- The Washington Times - Saturday, May 24, 2003

BALTIMORE — If a hot goalie can win a team a national championship, then Virginia could easily be raising another NCAA men’s lacrosse trophy tomorrow afternoon.

Tillman Johnson matched a career-high with 18 saves and Matt Ward scored four goals as the second-seeded Cavaliers ripped third-seeded Maryland 14-4 in the NCAA tournament semifinals yesterday on a rain-soaked field before a record crowd of 37,823 at M&T; Bank Stadium.

Virginia (14-2) set a school record for victories in a season and will face top-seeded Johns Hopkins (14-1) in tomorrow’s 11 a.m. title game. The Cavaliers, who hadn’t reached the final since winning the 1999 crown, lost 8-7 in the teams’ March 22 meeting in Baltimore.

“I just wanted to stay relaxed and composed and play my game,” Johnson said. “I didn’t want to let the crowd and the whole tournament overwhelm me.”

Johnson now has a .632 save percentage for the season, but in the three NCAA tournament games he’s been much better. Johnson has a .771 save percentage and a microscopic 4.51 goals against average in the Cavaliers’ tournament run.

“I would have told you before this that he’s the best goalie I’ve ever coached, but I’ve never been around a goalie that’s put together a string of games like this,” Virginia coach Dom Starsia said.

The Terrapins (12-4) had the lowest output in a semifinal in the tournament’s 33-year history and suffered their worst defeat since a 13-3 loss to Johns Hopkins in 1999.

It also was a shaky day for the Maryland defense, which allowed 10 goals only once this season. Michael Howley shut down Virginia attackman John Christmas and Cavaliers midfielder Chris Rotelli was held scoreless, but Ward and other less heralded members of the Virginia offense came through with critical goals.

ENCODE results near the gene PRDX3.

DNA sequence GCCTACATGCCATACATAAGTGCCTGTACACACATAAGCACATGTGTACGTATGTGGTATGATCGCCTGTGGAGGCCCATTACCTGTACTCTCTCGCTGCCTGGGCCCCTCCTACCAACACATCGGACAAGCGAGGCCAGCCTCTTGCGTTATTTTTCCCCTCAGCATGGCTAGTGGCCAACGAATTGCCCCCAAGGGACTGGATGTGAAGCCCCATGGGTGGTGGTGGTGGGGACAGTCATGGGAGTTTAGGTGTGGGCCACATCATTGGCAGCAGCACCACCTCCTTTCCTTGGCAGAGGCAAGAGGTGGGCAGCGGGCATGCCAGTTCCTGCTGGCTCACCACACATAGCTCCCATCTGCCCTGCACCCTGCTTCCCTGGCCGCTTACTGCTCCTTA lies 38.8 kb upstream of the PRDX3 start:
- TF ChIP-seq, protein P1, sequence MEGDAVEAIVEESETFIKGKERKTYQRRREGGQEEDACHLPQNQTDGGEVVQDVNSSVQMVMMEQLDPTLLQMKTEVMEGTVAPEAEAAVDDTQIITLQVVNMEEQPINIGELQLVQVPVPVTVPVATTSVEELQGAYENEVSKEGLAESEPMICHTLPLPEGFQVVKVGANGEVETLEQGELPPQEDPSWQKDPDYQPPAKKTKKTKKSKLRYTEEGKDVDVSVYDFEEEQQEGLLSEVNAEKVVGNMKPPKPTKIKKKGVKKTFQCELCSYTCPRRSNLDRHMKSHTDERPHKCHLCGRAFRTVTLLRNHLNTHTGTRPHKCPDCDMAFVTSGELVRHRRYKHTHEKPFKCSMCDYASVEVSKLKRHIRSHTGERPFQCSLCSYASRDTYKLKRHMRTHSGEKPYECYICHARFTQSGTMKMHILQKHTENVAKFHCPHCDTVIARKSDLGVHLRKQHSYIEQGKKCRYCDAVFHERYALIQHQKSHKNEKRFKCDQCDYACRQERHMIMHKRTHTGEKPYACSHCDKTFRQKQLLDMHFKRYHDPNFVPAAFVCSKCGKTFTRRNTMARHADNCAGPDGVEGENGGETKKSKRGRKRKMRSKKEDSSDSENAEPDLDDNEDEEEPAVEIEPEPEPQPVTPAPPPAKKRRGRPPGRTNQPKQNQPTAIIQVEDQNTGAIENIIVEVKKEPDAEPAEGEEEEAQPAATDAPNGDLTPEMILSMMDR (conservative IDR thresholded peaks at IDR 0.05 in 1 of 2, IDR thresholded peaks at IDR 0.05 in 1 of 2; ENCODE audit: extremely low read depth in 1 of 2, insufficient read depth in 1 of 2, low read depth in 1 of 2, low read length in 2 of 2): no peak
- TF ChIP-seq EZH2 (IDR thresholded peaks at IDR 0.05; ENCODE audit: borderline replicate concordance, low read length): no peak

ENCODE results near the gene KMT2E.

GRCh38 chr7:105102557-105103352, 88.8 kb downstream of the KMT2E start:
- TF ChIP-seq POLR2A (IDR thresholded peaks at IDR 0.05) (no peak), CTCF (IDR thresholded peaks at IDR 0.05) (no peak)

Ward, a freshman, was matched up against defenseman Lee Zink, who had shut out the leading scorer of the Terps’ last four opponents. However, the elusive 5-foot-10 Ward blew past the 6-4 Zink a few times to boost the Virginia offense.

“I’ve always been a player who likes the mud,” Ward said of the slick field. “I have a low center of gravity and I have short, choppy steps. He’s a tall guy with a longer stride and I tried to take advantage of rolling and trying to stay up and he’d probably slip and that happened a couple of times.”

Still, Virginia’s most valuable asset was Johnson. The junior made three quick saves to start the game and provided a spark for the Cavaliers, who then scored the first two goals.

“Clearly, those kind of saves lift a whole team,” Starsia said. “There’s nothing that does more for you than playing in front of somebody who’s stopping the ball and making that kind of effort. I think subtly it wore on Maryland a little bit. I think they looked like they were cutting it a little too fine on offense.”

Indeed, Maryland seemed a bit tentative at the offensive end. The Terps took 21 shots in the first half, but were stuffed at nearly every turn by Johnson. Maryland’s only goals of the half came from a defensive midfielder in transition (Joe Parker) and a second line midfielder (Sean Leary).

Johnson’s play proved a bit deflating for the Terps, who were forced to spend much of the second half in their defensive end after getting flustered on offense for the first 30 minutes.

“It’s pretty frustrating on defense because when he makes a big save like that, the ball comes back to our defensive end and we have to play again,” Howley said. “Usually when you score a goal on offense you get a little momentum going and that just didn’t happen today.”

Virginia quickly expanded on its 5-2 halftime lead, as Ward had a wraparound goal and Matt Poskay scored from 15 yards out less than three minutes into the third quarter. Maryland midfielder Mike Mollot scored to make it 7-4, but sophomore Joe Yevoli (five points) added two goals at the end of the quarter to put it out of reach.

“We weren’t scoring a whole lot in bunches,” Maryland coach Dave Cottle said. “When it got to the end of the third quarter, we needed to get a couple goals in a row and we just couldn’t put it together.”

Notes — The previous semifinal attendance record was 30,580, set in 1997 at Maryland … Virginia beat Maryland for the first time in four tries in the NCAA tournament … Johnson also had 18 saves in last year’s semifinals against Syracuse and in this year’s ACC semifinals against North Carolina … Virginia avenged an 8-7 loss to the Terps on March 29 … Virginia is 14-0 when scoring at least 10 goals.

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